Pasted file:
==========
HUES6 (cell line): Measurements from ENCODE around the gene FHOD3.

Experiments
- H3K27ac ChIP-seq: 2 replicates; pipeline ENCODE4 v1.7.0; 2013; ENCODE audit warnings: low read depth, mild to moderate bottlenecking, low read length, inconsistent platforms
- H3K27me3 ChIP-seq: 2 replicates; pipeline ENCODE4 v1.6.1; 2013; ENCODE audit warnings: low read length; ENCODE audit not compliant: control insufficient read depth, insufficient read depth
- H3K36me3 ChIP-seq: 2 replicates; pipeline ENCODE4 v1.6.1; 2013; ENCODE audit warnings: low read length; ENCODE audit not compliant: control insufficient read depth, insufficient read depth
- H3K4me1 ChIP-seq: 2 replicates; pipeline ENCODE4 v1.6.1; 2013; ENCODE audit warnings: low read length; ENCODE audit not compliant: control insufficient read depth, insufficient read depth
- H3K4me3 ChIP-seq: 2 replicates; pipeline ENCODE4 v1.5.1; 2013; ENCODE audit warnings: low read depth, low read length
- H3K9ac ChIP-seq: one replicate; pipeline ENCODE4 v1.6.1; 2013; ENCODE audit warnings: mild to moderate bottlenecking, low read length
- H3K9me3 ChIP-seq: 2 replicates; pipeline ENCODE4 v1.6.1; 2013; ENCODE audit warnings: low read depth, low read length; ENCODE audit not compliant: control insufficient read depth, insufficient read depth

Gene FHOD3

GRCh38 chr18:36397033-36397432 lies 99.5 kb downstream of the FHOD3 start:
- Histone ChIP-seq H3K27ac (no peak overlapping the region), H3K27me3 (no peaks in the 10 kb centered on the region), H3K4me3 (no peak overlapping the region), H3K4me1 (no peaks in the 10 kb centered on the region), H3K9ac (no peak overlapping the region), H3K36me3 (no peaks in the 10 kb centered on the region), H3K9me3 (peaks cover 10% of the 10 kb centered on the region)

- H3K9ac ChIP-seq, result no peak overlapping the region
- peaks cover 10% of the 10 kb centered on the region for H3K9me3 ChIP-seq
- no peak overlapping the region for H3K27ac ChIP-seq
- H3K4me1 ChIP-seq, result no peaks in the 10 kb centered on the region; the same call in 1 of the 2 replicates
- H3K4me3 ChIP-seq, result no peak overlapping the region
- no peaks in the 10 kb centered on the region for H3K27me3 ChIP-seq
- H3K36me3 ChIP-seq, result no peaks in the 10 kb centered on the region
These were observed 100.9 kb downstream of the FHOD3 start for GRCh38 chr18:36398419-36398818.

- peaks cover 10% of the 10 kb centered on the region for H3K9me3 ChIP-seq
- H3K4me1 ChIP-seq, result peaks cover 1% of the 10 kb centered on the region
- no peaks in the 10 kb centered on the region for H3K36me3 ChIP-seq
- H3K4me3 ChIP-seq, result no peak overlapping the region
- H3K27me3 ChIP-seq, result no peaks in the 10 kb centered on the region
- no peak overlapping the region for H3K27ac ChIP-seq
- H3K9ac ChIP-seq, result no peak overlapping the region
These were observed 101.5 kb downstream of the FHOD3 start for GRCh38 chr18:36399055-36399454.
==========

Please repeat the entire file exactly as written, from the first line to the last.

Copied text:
HUES6 (cell line): Measurements from ENCODE around the gene FHOD3.

Experiments
- H3K27ac ChIP-seq: 2 replicates; pipeline ENCODE4 v1.7.0; 2013; ENCODE audit warnings: low read depth, mild to moderate bottlenecking, low read length, inconsistent platforms
- H3K27me3 ChIP-seq: 2 replicates; pipeline ENCODE4 v1.6.1; 2013; ENCODE audit warnings: low read length; ENCODE audit not compliant: control insufficient read depth, insufficient read depth
- H3K36me3 ChIP-seq: 2 replicates; pipeline ENCODE4 v1.6.1; 2013; ENCODE audit warnings: low read length; ENCODE audit not compliant: control insufficient read depth, insufficient read depth
- H3K4me1 ChIP-seq: 2 replicates; pipeline ENCODE4 v1.6.1; 2013; ENCODE audit warnings: low read length; ENCODE audit not compliant: control insufficient read depth, insufficient read depth
- H3K4me3 ChIP-seq: 2 replicates; pipeline ENCODE4 v1.5.1; 2013; ENCODE audit warnings: low read depth, low read length
- H3K9ac ChIP-seq: one replicate; pipeline ENCODE4 v1.6.1; 2013; ENCODE audit warnings: mild to moderate bottlenecking, low read length
- H3K9me3 ChIP-seq: 2 replicates; pipeline ENCODE4 v1.6.1; 2013; ENCODE audit warnings: low read depth, low read length; ENCODE audit not compliant: control insufficient read depth, insufficient read depth

Gene FHOD3

GRCh38 chr18:36397033-36397432 lies 99.5 kb downstream of the FHOD3 start:
- Histone ChIP-seq H3K27ac (no peak overlapping the region), H3K27me3 (no peaks in the 10 kb centered on the region), H3K4me3 (no peak overlapping the region), H3K4me1 (no peaks in the 10 kb centered on the region), H3K9ac (no peak overlapping the region), H3K36me3 (no peaks in the 10 kb centered on the region), H3K9me3 (peaks cover 10% of the 10 kb centered on the region)

- H3K9ac ChIP-seq, result no peak overlapping the region
- peaks cover 10% of the 10 kb centered on the region for H3K9me3 ChIP-seq
- no peak overlapping the region for H3K27ac ChIP-seq
- H3K4me1 ChIP-seq, result no peaks in the 10 kb centered on the region; the same call in 1 of the 2 replicates
- H3K4me3 ChIP-seq, result no peak overlapping the region
- no peaks in the 10 kb centered on the region for H3K27me3 ChIP-seq
- H3K36me3 ChIP-seq, result no peaks in the 10 kb centered on the region
These were observed 100.9 kb downstream of the FHOD3 start for GRCh38 chr18:36398419-36398818.

- peaks cover 10% of the 10 kb centered on the region for H3K9me3 ChIP-seq
- H3K4me1 ChIP-seq, result peaks cover 1% of the 10 kb centered on the region
- no peaks in the 10 kb centered on the region for H3K36me3 ChIP-seq
- H3K4me3 ChIP-seq, result no peak overlapping the region
- H3K27me3 ChIP-seq, result no peaks in the 10 kb centered on the region
- no peak overlapping the region for H3K27ac ChIP-seq
- H3K9ac ChIP-seq, result no peak overlapping the region
These were observed 101.5 kb downstream of the FHOD3 start for GRCh38 chr18:36399055-36399454.